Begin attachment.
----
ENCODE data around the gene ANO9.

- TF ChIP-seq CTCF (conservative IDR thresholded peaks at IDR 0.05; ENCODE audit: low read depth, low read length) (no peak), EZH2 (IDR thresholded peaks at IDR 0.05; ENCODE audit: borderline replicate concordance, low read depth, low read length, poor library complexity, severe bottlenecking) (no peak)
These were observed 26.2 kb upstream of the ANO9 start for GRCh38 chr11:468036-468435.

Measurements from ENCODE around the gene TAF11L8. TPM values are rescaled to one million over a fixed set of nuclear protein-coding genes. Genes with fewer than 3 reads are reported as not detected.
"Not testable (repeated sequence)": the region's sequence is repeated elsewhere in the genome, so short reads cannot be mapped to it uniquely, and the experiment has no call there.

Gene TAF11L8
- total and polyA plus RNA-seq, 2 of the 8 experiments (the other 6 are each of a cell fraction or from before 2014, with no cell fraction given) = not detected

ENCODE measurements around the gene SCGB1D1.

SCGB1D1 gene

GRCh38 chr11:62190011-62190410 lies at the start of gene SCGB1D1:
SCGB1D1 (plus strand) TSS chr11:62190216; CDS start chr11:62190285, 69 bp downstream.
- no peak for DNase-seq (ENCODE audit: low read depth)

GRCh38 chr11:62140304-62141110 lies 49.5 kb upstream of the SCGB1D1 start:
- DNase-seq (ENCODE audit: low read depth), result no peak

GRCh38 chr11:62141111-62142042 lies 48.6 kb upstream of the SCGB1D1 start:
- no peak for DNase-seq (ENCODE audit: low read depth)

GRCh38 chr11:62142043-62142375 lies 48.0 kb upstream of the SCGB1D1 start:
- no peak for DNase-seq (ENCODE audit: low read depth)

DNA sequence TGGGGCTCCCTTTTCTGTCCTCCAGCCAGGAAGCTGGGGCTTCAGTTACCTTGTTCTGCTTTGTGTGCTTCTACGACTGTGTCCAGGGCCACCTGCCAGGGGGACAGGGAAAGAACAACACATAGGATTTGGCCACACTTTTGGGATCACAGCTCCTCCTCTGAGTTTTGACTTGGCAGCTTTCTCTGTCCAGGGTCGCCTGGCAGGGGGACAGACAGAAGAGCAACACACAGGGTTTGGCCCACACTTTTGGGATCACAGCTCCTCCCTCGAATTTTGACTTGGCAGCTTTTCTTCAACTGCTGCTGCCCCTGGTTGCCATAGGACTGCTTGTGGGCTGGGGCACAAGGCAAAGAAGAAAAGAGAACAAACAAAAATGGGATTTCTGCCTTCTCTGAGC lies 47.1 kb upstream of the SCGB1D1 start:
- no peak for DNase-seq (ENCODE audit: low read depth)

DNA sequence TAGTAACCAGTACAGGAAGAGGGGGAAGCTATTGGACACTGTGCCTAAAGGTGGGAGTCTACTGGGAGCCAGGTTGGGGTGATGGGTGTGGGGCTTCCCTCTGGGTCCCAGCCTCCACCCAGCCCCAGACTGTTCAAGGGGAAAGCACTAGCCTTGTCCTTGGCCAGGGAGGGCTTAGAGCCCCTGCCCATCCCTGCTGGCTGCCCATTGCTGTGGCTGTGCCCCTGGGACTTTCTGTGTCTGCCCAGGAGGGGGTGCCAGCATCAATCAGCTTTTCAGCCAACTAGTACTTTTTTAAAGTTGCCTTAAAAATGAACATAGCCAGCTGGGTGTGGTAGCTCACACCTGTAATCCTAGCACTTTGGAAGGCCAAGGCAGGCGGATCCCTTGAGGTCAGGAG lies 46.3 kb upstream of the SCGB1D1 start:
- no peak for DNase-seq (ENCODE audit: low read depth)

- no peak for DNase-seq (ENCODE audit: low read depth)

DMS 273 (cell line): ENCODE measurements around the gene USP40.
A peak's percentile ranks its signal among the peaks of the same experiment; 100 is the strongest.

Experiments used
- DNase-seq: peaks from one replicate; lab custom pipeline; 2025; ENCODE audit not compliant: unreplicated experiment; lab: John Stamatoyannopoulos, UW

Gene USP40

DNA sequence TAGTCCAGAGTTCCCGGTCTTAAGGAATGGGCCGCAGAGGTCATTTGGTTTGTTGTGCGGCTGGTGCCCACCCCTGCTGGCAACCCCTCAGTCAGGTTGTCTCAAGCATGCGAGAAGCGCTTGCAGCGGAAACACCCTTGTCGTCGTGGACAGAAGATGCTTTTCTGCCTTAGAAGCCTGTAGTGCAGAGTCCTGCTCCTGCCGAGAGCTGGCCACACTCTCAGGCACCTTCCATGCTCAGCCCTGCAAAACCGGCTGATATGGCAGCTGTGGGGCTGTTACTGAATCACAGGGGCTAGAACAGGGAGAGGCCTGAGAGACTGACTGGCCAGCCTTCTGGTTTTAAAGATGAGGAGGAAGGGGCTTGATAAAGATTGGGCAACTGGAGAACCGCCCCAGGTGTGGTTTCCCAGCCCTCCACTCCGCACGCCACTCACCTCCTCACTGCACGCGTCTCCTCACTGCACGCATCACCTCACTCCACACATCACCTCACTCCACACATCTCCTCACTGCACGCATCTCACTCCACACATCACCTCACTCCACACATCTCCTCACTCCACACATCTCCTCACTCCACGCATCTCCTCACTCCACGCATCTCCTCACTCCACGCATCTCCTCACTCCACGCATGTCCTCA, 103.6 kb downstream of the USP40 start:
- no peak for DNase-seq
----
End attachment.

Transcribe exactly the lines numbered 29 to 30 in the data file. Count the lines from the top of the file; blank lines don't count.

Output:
DNA sequence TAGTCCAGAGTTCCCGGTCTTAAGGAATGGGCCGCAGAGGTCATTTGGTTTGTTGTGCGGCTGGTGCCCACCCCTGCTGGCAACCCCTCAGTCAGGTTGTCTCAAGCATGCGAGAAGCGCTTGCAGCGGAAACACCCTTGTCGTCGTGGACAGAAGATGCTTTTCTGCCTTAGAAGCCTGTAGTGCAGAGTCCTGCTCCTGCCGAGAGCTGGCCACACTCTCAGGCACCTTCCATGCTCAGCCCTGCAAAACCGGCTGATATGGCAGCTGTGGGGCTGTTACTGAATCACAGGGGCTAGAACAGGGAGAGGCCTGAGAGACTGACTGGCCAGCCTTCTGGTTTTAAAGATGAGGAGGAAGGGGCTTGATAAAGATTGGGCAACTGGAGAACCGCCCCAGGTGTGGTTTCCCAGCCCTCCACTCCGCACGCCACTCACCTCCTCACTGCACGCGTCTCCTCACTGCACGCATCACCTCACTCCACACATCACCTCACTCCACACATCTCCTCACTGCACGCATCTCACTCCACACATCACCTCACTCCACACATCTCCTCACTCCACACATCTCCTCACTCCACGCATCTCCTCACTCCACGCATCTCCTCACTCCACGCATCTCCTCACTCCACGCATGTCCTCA, 103.6 kb downstream of the USP40 start:
- no peak for DNase-seq